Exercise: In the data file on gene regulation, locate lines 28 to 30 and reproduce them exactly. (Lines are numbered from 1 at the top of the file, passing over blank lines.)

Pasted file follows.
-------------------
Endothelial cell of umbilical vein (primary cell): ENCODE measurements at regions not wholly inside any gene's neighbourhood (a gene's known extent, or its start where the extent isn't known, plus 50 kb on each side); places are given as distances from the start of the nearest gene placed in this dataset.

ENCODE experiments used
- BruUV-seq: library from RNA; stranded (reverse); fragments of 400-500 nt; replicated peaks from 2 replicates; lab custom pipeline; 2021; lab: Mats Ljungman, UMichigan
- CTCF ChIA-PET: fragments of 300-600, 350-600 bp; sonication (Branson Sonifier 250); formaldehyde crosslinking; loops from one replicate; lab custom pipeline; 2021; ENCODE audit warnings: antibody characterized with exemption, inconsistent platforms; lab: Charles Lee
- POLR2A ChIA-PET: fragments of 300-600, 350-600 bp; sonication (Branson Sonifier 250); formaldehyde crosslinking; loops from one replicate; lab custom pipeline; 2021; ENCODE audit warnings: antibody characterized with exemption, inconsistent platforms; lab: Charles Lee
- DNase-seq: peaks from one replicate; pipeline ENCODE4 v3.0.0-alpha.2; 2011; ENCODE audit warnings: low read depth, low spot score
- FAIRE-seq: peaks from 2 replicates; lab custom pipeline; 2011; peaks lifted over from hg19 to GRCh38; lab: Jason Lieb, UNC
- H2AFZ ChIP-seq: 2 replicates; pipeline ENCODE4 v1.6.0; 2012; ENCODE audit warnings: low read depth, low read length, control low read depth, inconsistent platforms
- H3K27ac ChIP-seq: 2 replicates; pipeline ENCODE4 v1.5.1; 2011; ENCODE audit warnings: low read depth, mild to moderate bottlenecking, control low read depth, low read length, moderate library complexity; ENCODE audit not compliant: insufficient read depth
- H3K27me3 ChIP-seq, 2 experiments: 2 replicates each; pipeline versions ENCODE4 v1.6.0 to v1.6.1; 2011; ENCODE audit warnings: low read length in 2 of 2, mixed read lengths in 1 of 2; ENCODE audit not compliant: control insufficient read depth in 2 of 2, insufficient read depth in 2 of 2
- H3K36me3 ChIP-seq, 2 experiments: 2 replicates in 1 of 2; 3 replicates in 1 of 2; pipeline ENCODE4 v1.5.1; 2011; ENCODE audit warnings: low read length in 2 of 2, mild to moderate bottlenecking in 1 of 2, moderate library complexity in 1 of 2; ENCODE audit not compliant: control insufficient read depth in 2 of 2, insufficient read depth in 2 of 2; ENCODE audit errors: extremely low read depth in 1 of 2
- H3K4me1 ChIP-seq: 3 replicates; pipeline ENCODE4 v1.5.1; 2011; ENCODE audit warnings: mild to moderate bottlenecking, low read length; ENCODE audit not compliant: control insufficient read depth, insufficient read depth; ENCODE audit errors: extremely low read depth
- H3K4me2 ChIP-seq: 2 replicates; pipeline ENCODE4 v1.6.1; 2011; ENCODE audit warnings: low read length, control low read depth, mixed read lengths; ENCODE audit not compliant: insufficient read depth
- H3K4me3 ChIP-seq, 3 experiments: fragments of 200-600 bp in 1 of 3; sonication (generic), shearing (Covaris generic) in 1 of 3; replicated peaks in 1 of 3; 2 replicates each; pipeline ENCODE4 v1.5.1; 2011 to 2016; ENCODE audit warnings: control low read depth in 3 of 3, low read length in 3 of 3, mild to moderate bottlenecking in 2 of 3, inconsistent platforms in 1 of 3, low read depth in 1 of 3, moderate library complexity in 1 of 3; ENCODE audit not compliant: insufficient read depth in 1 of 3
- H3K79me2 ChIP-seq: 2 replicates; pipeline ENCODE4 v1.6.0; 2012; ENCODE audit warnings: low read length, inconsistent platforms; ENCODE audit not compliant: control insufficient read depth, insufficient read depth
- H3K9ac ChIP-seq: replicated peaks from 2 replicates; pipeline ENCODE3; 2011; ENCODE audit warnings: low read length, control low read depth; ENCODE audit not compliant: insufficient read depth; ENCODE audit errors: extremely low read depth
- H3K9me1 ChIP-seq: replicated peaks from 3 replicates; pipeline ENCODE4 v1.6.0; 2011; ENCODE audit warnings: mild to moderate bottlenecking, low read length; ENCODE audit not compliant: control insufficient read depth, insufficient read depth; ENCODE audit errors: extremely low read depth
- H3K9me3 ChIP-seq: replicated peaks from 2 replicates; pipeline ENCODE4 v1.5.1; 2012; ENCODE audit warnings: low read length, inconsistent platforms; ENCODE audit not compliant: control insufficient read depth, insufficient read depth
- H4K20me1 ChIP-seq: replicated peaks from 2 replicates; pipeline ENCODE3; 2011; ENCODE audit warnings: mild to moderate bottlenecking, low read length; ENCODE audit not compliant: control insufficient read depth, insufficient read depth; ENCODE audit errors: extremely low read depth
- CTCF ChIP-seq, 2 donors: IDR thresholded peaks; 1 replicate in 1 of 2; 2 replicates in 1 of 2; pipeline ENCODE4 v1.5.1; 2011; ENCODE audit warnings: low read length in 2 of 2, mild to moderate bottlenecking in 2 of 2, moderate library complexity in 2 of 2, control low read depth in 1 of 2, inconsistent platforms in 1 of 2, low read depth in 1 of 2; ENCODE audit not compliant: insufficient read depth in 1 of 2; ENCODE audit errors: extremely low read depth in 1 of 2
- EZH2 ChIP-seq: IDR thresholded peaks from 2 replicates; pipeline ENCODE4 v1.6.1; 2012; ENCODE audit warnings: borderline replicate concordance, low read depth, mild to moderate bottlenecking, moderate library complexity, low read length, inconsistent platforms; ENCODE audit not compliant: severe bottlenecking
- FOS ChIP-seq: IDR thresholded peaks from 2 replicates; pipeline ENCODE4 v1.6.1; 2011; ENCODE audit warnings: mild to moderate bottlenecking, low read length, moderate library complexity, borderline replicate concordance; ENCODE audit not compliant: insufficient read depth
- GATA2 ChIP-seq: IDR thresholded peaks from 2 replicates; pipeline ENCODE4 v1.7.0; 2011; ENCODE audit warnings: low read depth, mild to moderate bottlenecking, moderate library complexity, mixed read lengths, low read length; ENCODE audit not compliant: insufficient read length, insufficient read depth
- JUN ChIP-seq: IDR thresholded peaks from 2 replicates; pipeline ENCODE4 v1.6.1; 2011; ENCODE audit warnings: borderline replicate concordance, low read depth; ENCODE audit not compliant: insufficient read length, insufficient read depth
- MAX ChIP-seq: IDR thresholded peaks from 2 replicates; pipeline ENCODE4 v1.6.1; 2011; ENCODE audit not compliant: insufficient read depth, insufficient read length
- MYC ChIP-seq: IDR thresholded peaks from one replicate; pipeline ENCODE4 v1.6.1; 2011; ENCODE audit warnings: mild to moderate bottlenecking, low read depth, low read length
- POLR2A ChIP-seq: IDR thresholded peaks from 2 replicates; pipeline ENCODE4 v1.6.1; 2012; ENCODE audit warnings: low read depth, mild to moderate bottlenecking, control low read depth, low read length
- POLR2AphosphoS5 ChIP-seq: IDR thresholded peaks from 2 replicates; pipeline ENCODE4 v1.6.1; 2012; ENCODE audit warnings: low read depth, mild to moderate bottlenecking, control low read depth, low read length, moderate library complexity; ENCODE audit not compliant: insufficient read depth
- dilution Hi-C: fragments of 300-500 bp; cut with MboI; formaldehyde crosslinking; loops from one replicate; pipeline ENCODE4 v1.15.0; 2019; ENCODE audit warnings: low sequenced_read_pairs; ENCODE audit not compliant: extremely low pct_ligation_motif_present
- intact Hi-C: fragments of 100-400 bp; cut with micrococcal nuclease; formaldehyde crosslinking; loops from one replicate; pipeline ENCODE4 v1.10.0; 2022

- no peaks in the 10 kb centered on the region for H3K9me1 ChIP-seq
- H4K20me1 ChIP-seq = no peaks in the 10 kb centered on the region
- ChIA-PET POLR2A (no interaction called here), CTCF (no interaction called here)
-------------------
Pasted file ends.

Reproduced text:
- POLR2AphosphoS5 ChIP-seq: IDR thresholded peaks from 2 replicates; pipeline ENCODE4 v1.6.1; 2012; ENCODE audit warnings: low read depth, mild to moderate bottlenecking, control low read depth, low read length, moderate library complexity; ENCODE audit not compliant: insufficient read depth
- dilution Hi-C: fragments of 300-500 bp; cut with MboI; formaldehyde crosslinking; loops from one replicate; pipeline ENCODE4 v1.15.0; 2019; ENCODE audit warnings: low sequenced_read_pairs; ENCODE audit not compliant: extremely low pct_ligation_motif_present
- intact Hi-C: fragments of 100-400 bp; cut with micrococcal nuclease; formaldehyde crosslinking; loops from one replicate; pipeline ENCODE4 v1.10.0; 2022